Scalloped Oysters … with a South African Rose

Pairing:  Sunny Acres Scalloped Oysters Paired with 2014 Big Flower Rosé

Food: A couple of interesting things about this meal. First, this recipe for Scalloped Oysters dates back to the early 1900’s. It is from Haydn Pearson’s 1953 Country Flavor Cookbook. In the book, Pearson fondly remembers his boyhood and this delicious oyster dish his mother made with butter, cream, and cracker crumbs. The link to the recipe is here.

Secondly, the raw oysters used for this dish (Merry Oysters from Duxbury, MA and Wiley Point Oysters from Damariscotta, ME) were bought fresh at Sanders Fish Market in January, and put into our freezer, unopened, still raw in their shells. Three months later, we removed them from the freezer, partially thawed them, shucked them and used the fresh oyster meat and liquid to make the recipe. Talk about an easy preservation method! We’ve also eaten them raw this way … taste just like fresh raw oysters!

Scallopped Oysters

Wine:  Big Flower is a tiny winery (only 13 acres) located in the breathtakingly gorgeous Stellenbosch region of South Africa. They make a lovely rosé from a very unusual combination of grapes … 2/3 Petit Verdot and 1/3 Chenin Blanc. Petit Verdot is an ancient variety believed to have been planted by the early Romans in the area of Bordeaux. For many years, it was a principal component of red Bordeaux wine … until the vineyards were almost wiped out by the phylloxera blight in the late 1800’s. Today, it is but a minor element in Bordeaux wine, almost exclusively in the Medoc region of Bordeaux. Of late, winemakers in different parts of the world (e.g., California) are experimenting with Petit Verdot as a single varietal wine instead of just a blending wine. Chenin Blanc is a widely grown grape in South Africa, indeed it is one of the signature wines of that country. The innovative combination of these two grapes in the Big Flower rosé is dynamite!

Big Flower Rose

Tasting Notes:  A beautiful salmon-colored rosé wine. A hint of strawberry on the nose, and a delicate flavor of strawberry and blueberry combined with some bright, pleasant acidity make for a delightful dry wine. Really goes well with the buttery taste of the scalloped oysters.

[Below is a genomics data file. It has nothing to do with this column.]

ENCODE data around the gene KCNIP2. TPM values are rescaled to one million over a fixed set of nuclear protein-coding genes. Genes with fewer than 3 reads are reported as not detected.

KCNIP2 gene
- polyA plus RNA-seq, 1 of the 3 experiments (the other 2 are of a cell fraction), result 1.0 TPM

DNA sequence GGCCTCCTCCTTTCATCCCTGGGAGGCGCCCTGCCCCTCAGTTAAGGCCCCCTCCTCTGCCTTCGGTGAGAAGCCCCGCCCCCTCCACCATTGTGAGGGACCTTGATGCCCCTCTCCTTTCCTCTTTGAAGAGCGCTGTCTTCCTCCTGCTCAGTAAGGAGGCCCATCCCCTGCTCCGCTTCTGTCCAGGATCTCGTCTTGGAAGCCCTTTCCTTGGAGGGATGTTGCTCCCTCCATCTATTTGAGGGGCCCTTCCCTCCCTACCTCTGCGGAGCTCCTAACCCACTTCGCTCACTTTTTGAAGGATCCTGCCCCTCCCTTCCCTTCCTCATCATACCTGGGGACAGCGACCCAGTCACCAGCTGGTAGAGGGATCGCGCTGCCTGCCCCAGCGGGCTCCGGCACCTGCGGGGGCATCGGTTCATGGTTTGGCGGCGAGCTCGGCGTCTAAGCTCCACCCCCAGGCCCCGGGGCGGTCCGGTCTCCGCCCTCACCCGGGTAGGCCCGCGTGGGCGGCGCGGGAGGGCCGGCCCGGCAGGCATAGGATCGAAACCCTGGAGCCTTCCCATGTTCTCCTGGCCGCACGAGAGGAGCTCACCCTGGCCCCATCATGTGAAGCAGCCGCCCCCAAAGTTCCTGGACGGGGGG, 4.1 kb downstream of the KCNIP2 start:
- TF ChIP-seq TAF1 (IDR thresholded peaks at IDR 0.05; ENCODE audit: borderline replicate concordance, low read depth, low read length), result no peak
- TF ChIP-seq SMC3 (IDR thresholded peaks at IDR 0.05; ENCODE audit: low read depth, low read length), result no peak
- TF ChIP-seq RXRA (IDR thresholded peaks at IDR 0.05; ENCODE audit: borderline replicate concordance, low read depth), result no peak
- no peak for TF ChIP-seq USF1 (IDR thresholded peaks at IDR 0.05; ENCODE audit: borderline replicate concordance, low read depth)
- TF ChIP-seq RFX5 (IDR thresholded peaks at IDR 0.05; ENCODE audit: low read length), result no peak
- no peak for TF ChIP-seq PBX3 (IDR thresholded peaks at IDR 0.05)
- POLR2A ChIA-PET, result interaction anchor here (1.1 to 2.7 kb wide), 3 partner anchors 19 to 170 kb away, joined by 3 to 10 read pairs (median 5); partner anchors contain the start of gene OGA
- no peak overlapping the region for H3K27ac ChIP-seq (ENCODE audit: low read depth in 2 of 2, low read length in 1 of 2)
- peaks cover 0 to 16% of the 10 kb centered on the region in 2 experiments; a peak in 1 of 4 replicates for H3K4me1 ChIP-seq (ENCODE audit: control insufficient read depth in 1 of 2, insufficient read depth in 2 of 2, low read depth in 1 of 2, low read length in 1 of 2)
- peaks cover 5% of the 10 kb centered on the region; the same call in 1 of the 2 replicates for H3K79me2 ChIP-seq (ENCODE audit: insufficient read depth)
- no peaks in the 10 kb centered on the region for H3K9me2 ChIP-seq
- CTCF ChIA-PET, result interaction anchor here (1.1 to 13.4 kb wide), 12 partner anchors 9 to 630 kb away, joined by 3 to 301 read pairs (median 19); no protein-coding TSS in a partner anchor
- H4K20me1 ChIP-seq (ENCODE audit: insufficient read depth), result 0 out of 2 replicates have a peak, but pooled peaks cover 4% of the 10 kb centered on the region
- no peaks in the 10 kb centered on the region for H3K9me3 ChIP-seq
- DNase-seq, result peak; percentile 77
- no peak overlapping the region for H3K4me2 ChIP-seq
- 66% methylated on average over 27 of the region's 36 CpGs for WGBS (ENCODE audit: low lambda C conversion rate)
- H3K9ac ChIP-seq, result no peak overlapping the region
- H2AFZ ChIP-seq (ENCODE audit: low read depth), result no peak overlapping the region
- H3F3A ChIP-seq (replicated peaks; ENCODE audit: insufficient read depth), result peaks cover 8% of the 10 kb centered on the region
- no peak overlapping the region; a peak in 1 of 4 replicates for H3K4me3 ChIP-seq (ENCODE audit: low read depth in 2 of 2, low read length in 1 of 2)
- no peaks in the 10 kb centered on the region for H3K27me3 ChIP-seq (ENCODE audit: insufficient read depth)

Other Wines That Pair Well with Scalloped Oysters:  Chardonnay (California), Champagne, Châteauneuf-du-Pape (white), Chablis (France)

Other Foods That Pair Well with Rosé:  Crab Salad, Grilled Shrimp, Tuna Salad, Green Salad, Pâté

Read About:  http://www.bigflowerwines.com

A Source:  www.klwines.com

 

Greek Meze with … the Best (!) Rose

Pairing: Greek Meze Paired with 2014 Chateau Puech-Haut Saint Drézéry Rosé

Food: Meze is a popular dining experience common in Greece and other Balkan and Middle Eastern countries (e.g. Turkey, Bulgaria, Serbia). It is a selection of small dishes composed of complimentary flavors, often served with an alcoholic beverage. Each dish can range in complexity, but we prefer each to be relatively simple in preparation. Here we’ve created an easy, quick set of delicacies for a warm summer evening. This meal includes cooked carrots marinated in a little lemon juice, olive oil, garlic and oregano; smelts sautéd in that same marinade; garbanzo beans with capers; tomatoes with oregano; mozzerella strips; and marinated mushrooms. All are served at room temperature. Use your imagination to create your own selection of favorites.

Meze Meal with Rose

Wine:2014 Château Puech-Haut “Tête de Belier” Coteaux du Languedoc St Drézéry Rosé

A perfect accompaniment to a summer Meze meal is a cool, crisp refreshing rose wine. All of the Mediterranean countries produce wonderful roses (Spain, southern France, Italy, Greece, Lebanon, Israel, etc). This one’s made from 100% Mourvedre grapes. We’ve enjoyed many rosés over the years, but we recently had what we consider the best we’ve ever had. This Saint Drézéry! Of course, people’s tastes are different. But do try this one from the Languedoc region of France. Magnifique!

Saint Drezery Rose

Tasting: The color is a delightful light pink. The nose captures the delicate smell of pasture roses (believe it or not!) with a touch of honeysuckle. On the palate, one gets a bit more of the honeysuckle (without being sweet), plus some peach, blueberry and strawberry. The overall effect is fresh, flavorful, and refreshing. Wonderful!

More Pairings with Meze: Pinot Grigio, Albarino, Prosecco, Cava

More Pairings with Rosé:  Grilled Fish, Green Salad, Grilled Shrimp

Read More: http://puech-haut.fr/en/